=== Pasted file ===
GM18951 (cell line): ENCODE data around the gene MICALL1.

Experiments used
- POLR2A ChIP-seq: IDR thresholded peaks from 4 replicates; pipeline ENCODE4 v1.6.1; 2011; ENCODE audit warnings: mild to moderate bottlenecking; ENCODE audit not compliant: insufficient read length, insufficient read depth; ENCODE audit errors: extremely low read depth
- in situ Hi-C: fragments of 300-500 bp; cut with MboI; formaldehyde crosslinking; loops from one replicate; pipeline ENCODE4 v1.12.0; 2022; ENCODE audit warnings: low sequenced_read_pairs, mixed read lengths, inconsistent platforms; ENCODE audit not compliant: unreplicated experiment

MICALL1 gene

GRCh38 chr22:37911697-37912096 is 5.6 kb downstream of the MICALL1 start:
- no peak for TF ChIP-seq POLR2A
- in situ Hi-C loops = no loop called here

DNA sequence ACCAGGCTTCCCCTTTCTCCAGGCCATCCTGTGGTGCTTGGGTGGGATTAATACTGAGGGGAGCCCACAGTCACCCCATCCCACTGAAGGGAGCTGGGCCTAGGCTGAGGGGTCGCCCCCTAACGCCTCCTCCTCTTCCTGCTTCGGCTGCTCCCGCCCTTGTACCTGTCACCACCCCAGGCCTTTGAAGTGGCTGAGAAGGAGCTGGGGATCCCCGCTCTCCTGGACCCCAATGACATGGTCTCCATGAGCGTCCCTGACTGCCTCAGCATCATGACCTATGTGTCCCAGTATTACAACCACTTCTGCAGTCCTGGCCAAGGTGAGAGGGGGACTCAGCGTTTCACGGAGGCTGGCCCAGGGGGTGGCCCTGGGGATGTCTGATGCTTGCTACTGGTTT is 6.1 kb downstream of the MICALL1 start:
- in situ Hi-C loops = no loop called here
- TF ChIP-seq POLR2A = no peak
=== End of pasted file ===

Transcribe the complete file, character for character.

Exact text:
GM18951 (cell line): ENCODE data around the gene MICALL1.

Experiments used
- POLR2A ChIP-seq: IDR thresholded peaks from 4 replicates; pipeline ENCODE4 v1.6.1; 2011; ENCODE audit warnings: mild to moderate bottlenecking; ENCODE audit not compliant: insufficient read length, insufficient read depth; ENCODE audit errors: extremely low read depth
- in situ Hi-C: fragments of 300-500 bp; cut with MboI; formaldehyde crosslinking; loops from one replicate; pipeline ENCODE4 v1.12.0; 2022; ENCODE audit warnings: low sequenced_read_pairs, mixed read lengths, inconsistent platforms; ENCODE audit not compliant: unreplicated experiment

MICALL1 gene

GRCh38 chr22:37911697-37912096 is 5.6 kb downstream of the MICALL1 start:
- no peak for TF ChIP-seq POLR2A
- in situ Hi-C loops = no loop called here

DNA sequence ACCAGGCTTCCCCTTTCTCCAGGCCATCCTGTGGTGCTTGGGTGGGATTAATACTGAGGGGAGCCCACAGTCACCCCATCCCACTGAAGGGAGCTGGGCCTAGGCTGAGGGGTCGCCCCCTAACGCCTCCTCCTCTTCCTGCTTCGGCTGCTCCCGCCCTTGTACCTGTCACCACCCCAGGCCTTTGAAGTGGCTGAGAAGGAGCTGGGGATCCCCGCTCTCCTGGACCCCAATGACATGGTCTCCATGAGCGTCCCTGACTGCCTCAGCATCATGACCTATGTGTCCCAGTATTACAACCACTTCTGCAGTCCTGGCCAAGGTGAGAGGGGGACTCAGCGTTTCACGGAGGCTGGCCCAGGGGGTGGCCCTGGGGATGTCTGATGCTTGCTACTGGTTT is 6.1 kb downstream of the MICALL1 start:
- in situ Hi-C loops = no loop called here
- TF ChIP-seq POLR2A = no peak